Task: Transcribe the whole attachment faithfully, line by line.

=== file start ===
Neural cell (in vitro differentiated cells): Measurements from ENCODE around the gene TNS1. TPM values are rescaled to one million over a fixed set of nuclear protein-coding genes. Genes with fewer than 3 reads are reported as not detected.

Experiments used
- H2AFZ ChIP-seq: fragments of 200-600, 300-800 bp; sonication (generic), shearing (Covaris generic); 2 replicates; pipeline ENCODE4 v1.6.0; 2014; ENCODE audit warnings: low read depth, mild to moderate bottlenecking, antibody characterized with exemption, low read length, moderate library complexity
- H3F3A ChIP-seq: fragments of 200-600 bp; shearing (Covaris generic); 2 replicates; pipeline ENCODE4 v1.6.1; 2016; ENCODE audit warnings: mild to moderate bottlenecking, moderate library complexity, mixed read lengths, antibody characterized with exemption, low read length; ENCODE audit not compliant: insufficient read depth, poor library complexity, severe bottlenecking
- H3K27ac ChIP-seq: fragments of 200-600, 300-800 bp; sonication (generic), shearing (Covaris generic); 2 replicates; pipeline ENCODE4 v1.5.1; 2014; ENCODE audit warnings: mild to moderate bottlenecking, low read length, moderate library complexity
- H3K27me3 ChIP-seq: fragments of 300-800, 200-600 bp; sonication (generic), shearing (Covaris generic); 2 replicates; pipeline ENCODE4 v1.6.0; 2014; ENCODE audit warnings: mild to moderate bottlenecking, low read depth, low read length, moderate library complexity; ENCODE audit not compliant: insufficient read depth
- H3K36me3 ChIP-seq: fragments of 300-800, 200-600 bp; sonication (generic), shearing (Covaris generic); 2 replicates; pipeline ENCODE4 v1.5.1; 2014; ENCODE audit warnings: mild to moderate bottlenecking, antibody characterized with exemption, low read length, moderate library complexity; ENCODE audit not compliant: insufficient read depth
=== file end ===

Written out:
Neural cell (in vitro differentiated cells): Measurements from ENCODE around the gene TNS1. TPM values are rescaled to one million over a fixed set of nuclear protein-coding genes. Genes with fewer than 3 reads are reported as not detected.

Experiments used
- H2AFZ ChIP-seq: fragments of 200-600, 300-800 bp; sonication (generic), shearing (Covaris generic); 2 replicates; pipeline ENCODE4 v1.6.0; 2014; ENCODE audit warnings: low read depth, mild to moderate bottlenecking, antibody characterized with exemption, low read length, moderate library complexity
- H3F3A ChIP-seq: fragments of 200-600 bp; shearing (Covaris generic); 2 replicates; pipeline ENCODE4 v1.6.1; 2016; ENCODE audit warnings: mild to moderate bottlenecking, moderate library complexity, mixed read lengths, antibody characterized with exemption, low read length; ENCODE audit not compliant: insufficient read depth, poor library complexity, severe bottlenecking
- H3K27ac ChIP-seq: fragments of 200-600, 300-800 bp; sonication (generic), shearing (Covaris generic); 2 replicates; pipeline ENCODE4 v1.5.1; 2014; ENCODE audit warnings: mild to moderate bottlenecking, low read length, moderate library complexity
- H3K27me3 ChIP-seq: fragments of 300-800, 200-600 bp; sonication (generic), shearing (Covaris generic); 2 replicates; pipeline ENCODE4 v1.6.0; 2014; ENCODE audit warnings: mild to moderate bottlenecking, low read depth, low read length, moderate library complexity; ENCODE audit not compliant: insufficient read depth
- H3K36me3 ChIP-seq: fragments of 300-800, 200-600 bp; sonication (generic), shearing (Covaris generic); 2 replicates; pipeline ENCODE4 v1.5.1; 2014; ENCODE audit warnings: mild to moderate bottlenecking, antibody characterized with exemption, low read length, moderate library complexity; ENCODE audit not compliant: insufficient read depth